St. Patty’s Day at Cornwalls: A few not-so-surprising thoughts RE: corned beef and jalepenos

22 Mar

We are FAR too lazy to review nachos these days. Spring is in the air and the last thing we want to do is continue to pad our abs with globs of cheese. But since we’re in Boston, we couldn’t pass up the chance to venture into the bowels of Kenmore Square in hopes of finding some quality Irish nachos this last St. Patrick’s Day. The beer was green, the Jameson was neat, and the Drop Kick Murphy’s were playing somewhere. Sadly, if there were nachos in the area, they were not forthcoming, and we were forced to take matters into our own hands at Cornwall’s Pub.

First and foremost, we were under the impression that Cornwall’s didn’t have nachos. Many a night when we were looking to do some quality sloshin’ and noshin’, we confirmed with some now-MIA companions that Cornwall’s didn’t do nachos. They do darts and board games and occasionally a drunk Dean of Student, but not nachos. We’d made peace with that. And then someone tells us they have nachos–and not just normal nachos, but nachos with genuine Velveeta-esque cheese sauce! That was something we needed to know about years ago! Judging from our other encounters with queso-ed nachos, a formal review of Cornwall’s nachos probably won’t go very well, but the prospect of finally finishing off the Kenmore bars gets us all worked up.

But that’s not what we’re here to talk about today. Today, we need to make a public service announcement.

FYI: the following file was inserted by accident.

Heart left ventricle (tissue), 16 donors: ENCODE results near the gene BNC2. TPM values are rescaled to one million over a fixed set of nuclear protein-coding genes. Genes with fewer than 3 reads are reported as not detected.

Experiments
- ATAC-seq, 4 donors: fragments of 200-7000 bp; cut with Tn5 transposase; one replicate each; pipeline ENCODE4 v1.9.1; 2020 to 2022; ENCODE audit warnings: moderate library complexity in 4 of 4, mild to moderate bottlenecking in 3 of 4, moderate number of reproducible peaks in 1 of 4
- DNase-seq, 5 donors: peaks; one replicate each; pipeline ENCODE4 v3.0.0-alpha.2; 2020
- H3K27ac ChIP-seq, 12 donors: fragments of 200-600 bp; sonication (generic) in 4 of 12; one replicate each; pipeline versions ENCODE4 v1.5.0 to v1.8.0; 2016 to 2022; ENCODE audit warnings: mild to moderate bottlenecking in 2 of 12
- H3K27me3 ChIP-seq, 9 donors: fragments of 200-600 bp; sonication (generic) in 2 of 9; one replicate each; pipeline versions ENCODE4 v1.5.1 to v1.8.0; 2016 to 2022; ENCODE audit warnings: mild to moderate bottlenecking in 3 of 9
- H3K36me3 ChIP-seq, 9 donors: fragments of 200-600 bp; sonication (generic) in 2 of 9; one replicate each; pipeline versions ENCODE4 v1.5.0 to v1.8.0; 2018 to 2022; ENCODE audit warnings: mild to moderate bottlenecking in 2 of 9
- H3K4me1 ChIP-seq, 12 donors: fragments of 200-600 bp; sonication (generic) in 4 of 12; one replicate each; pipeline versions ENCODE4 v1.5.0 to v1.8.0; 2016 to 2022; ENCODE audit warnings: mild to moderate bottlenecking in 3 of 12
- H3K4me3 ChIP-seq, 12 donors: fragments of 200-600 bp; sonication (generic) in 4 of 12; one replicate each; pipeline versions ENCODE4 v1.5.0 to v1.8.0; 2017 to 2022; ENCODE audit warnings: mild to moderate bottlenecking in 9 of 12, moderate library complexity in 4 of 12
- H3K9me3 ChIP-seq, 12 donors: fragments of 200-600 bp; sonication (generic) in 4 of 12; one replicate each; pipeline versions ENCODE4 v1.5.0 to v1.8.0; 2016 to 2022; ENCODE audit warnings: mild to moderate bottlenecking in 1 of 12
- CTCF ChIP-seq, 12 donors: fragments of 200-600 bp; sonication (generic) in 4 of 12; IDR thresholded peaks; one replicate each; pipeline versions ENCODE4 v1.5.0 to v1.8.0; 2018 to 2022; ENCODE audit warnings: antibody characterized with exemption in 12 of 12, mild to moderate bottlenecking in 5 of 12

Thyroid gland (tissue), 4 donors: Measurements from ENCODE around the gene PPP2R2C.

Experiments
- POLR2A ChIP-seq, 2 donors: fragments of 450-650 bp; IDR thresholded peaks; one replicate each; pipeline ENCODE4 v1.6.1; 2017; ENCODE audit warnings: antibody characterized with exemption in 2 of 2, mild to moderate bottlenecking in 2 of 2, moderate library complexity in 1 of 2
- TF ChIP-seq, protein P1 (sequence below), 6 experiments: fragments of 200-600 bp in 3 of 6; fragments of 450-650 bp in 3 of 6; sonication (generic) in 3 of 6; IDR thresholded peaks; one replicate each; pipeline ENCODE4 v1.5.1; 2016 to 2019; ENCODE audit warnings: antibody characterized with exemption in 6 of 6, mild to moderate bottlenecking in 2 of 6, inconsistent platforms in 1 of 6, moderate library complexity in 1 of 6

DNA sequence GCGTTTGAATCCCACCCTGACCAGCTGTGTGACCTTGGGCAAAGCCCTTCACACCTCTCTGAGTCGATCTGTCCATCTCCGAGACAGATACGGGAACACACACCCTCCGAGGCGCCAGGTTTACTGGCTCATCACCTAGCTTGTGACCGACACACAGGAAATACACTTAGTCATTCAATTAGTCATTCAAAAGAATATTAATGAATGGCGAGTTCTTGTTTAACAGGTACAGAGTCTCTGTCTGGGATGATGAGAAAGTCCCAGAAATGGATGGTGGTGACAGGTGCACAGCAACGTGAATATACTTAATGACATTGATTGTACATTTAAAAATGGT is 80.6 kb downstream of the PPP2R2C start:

As always, please disregard the photo quality. Alcohol, green food coloring, and dim lighting were factors. These are Cornwall’s normal nachos, except in our desperation to bring the luck of the Irish to our obsession, we elected to order them with corned beef. Great idea, right? A great idea until you remember that the following things don’t go well with corned beef: velveeta, sour cream, salsa, white cheese, and (most importantly) jalepenos. Individually, we enjoy all of these things. Together, it was a little bit of a disaster….a disaster which we nonetheless consumed with childlike glee/drunk munchies.

Now, if we were to make the perfect Irish nacho, it would include some sort of potato based chip substitute (potato chips or potato skins for instance), a cabbage slaw of some persuasion, some cheesy binder, and a pile of perfectly prepared, perhaps shredded, corned beef. It would not, despite what this website suggests, contain anything vaguely Tex-Mex. Shockingly, those two flavors just don’t mix.

We’ll be keeping that in mind for the next St. Patty’s Day. In the mean time, keep a keen eye out for our upcoming, very professional, well-planned, never drunk Official Review of Cornwall’s nachos.

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